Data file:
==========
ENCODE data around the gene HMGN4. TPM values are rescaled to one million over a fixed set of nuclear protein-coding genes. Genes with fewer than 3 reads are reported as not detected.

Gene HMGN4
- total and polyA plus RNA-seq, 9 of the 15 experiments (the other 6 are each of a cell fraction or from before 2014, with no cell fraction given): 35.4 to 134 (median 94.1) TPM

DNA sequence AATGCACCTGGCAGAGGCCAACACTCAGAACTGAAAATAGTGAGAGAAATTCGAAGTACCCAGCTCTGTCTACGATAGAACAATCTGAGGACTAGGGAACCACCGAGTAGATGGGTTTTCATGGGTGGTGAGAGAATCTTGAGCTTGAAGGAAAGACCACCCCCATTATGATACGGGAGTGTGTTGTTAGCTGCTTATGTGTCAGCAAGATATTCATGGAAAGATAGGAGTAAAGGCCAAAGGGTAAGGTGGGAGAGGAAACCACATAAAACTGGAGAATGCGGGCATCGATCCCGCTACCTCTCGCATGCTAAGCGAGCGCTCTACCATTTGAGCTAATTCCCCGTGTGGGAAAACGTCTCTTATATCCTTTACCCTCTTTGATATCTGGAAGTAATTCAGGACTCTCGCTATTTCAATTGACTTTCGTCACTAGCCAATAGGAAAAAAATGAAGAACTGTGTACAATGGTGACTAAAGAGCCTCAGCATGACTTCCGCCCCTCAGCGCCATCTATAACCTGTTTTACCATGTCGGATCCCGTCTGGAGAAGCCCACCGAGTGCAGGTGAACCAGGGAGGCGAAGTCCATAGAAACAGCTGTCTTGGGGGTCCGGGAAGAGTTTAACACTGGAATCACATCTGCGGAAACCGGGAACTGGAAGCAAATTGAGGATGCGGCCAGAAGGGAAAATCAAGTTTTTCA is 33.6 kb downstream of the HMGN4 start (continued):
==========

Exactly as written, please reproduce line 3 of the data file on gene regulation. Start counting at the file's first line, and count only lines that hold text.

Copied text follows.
- total and polyA plus RNA-seq, 9 of the 15 experiments (the other 6 are each of a cell fraction or from before 2014, with no cell fraction given): 35.4 to 134 (median 94.1) TPM